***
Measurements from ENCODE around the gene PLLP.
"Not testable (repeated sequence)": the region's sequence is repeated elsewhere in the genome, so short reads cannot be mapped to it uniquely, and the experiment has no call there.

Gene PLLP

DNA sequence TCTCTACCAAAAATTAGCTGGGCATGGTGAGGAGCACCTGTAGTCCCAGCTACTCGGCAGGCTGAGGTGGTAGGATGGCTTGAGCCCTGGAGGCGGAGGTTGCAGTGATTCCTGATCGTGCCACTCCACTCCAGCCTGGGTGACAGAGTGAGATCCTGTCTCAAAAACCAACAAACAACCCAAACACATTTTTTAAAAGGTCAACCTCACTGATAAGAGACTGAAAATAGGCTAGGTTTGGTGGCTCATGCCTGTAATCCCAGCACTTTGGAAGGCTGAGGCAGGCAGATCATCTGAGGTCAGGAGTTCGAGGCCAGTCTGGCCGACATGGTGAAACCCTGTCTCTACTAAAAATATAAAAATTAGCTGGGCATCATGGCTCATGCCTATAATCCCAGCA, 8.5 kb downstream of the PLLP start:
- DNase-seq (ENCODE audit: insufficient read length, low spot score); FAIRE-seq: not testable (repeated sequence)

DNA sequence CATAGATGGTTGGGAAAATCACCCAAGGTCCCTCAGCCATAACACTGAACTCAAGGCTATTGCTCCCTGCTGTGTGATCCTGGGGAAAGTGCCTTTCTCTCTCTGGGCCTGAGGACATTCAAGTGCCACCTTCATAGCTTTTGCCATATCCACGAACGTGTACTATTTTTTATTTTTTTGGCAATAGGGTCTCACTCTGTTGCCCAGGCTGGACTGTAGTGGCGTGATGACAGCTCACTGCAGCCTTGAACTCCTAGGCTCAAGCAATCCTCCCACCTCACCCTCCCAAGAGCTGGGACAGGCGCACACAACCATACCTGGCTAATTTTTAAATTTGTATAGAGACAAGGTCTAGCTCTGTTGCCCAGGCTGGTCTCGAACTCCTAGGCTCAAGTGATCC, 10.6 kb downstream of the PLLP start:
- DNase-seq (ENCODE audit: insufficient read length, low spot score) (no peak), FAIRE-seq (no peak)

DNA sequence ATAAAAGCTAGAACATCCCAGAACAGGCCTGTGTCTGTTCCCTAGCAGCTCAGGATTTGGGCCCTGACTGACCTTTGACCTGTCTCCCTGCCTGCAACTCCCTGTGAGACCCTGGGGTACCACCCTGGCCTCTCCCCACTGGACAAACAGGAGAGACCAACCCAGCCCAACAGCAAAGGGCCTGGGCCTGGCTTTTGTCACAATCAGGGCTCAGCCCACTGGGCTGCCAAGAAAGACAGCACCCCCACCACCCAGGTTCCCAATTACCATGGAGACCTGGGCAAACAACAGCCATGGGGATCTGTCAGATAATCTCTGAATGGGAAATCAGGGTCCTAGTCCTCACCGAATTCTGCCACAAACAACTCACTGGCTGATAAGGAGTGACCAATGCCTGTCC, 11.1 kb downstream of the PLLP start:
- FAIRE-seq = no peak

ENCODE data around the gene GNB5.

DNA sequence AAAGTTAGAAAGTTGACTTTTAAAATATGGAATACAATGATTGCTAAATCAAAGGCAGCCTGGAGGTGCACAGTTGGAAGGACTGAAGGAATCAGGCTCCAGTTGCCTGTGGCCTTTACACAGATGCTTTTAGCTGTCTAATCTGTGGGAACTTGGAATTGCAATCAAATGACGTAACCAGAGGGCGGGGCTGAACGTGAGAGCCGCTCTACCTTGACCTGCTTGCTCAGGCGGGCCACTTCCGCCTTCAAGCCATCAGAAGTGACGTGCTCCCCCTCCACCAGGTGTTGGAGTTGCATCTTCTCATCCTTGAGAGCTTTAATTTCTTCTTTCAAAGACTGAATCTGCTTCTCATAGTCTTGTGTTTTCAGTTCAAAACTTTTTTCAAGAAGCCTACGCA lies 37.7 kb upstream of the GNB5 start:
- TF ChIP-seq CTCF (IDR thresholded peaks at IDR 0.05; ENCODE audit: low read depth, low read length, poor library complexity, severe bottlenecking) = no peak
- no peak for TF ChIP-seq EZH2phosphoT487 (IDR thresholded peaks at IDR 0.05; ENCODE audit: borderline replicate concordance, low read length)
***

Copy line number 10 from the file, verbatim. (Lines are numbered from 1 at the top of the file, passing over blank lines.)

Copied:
ENCODE data around the gene GNB5.